What The Market Wants: Why, Oh Why, Don't You Rebound?

by: David Brown

The S&P 500 closed at 1309 on Monday, down well over 1%. The NASDAQ closed down nearly 2%. In light of relative valuations and current global prospects for the past six months, the question begs an answer: Why? Let's begin with an overview of the results of the past week.

Last week lacked catastrophically bad news. China lowered its prime interest rate to combat its slowing growth. The world continued to wait for a solution to Europe's worst problems, currently formulated (but don't hold your breath) as a proposed infusion of $125 billion into Spain's banking system, which if consummated, should stabilize Spain and leave the Greek election on June 17 as the worst potential problem on the European front for now. Other than a very poor Factory Orders report last Monday, the remaining domestic economic reports were slightly below expectations but nothing particularly troubling.

The lowering of China's prime interest rate, the European positive rumors, and no really bad economic new domestically resulted in a robust market that gained from 3 to 4%, depending on your favorite index.

Market Stats. Especially bullish among style/caps was Small-cap Growth, leading the way with a 4.74% gain for the week. Even the worst style/cap Mid-cap All, was strong at +3.50%. Due to the European rumors, Financials was the leading sector up a strong 4.91%; while it gained about 20% since its October 2011 low, it's still 15% below its early 2011 high and less than 50% below its 2007 high.

Other strong sectors included Technology, Cyclical Consumer, and Basic Materials. Telecom, one of last week's leaders was the worst, but with a gain of 2.6%. All in all, the market's performance was quite bullish with the S&P 500 closing at 1326, well above its 1260 support level. For scorekeepers, that is about 100 points below the high in early April.

Despite a new economic report showing a continued slowdown in retail sales, the Asian markets reacted favorably to the reported infusion for Spain. The Nikkei closed up 2%, and the mainland Shanghai Composite closed up more than 1%.

The European bourses opened in very strong fashion, as expected. Oil prices advanced, as did gold. But amidst the euphoria, questions began to arise about exactly what the Spanish request really meant with regard to Europe as a whole. Concerns swarmed over whether Greece would be more likely to vote against austerity views in the election of June 17, following Spain's request. If Spain need not bear severe austerity measures, then why hadn't Greece been treated similarly? Without trying to sort out the rationale, the bourses prices began to retreat, as did oil prices and gold.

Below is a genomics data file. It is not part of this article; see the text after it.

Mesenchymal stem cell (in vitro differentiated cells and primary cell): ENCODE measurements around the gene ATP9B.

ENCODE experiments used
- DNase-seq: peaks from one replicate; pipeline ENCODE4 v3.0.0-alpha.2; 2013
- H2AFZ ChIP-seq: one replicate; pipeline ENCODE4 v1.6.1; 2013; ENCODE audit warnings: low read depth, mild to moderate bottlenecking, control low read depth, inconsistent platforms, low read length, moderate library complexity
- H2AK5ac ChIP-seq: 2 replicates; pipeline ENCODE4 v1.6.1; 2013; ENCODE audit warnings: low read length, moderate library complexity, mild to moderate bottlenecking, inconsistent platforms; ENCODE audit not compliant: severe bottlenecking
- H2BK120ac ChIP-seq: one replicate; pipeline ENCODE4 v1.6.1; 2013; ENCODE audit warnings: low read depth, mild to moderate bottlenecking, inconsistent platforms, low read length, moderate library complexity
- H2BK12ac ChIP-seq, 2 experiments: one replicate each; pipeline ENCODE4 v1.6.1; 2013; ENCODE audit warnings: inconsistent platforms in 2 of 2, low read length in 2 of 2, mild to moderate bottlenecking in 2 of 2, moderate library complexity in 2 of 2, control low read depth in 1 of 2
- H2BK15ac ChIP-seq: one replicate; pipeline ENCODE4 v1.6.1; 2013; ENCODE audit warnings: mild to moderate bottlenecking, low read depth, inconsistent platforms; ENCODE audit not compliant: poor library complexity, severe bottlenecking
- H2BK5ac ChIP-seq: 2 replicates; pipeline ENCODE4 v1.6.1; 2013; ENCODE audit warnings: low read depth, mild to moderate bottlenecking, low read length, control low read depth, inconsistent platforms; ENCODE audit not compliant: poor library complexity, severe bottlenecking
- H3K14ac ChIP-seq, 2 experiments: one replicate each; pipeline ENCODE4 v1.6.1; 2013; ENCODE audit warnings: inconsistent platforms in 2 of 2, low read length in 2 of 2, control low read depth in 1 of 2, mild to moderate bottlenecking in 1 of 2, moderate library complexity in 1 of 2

Domestic markets opened Monday morning in a positive although restrained manner, opening up nearly 10 S&P points, or nearly 1%. But the muted response here seemed to reinforce the growing concerns in Europe. The CRB prices fell, and soon oil and gold were down, not up. The Euro fell back below the U.S. dollar despite its early rally. The FTSE closed down slightly and the German DAX closed up but only by 0.17%. The rest of Europe was mixed. As noted in our opening, the U.S. markets steadily fell throughout the day, albeit on fairly light volume. It is very hard to draw sweeping conclusions from today other than it wasn't what most expected.

Regarding valuations, the Sabrient GARP (Growth at a Reasonable Price) 100 is at better valuations than in late September 2011 when the S&P 500 traded at prices near 1100. The GARP 300 is near the same valuation of that period. The GARP 1000 is a bit higher than valuations of September 2011, but well below the valuations in May 2011 when the market traded near current levels. Next quarter's expected quarter-over-quarter earnings growth is a priced a little higher than September but lower than May. And longer term valuations such as the 5-year PEG for the GARP 100 and GARP 300 are actually almost as low as they were in March 2009!

So clearly, it is not a valuation issue based on corporate earnings health, unless a fairly severe downturn in global activity is foreseen. We will get peeks at the changes in our economy this week with Retail Sales and Business Inventories on Wednesday, Initial Jobless Claims on Thursday, and the important Industrial Production along with Michigan Consumer Sentiment on Friday. Export/ Import prices, PPI, and CPI also are reported this week, but no one seems very worried about inflation at this point (famous last words).

We suggest caution, with a lot of opportunities for bargain hunting but a need for hedges using the European ETFs we have provided in the past few issues. Probably the VGK would be best now or a Euro Hedge such as the FXE.

4 Stock Ideas for this Market

This week, I used the GARP preset search in MyStockFinder, including only Small-cap stocks. Here are four you may find interesting:

Cascade Corp. (NYSE:CASC-OLD)—Cyclical Consumer

C&J Energy Services, Inc. (NYSE:CJES) — Energy

Globecomm Systems Inc. (NASDAQ:GCOM)—Technology

Kapstone Paper and Packaging Corp. (NYSE:KS)—Basic Materials

Disclosure: The author does not hold positions in any of the stocks mentioned in this article.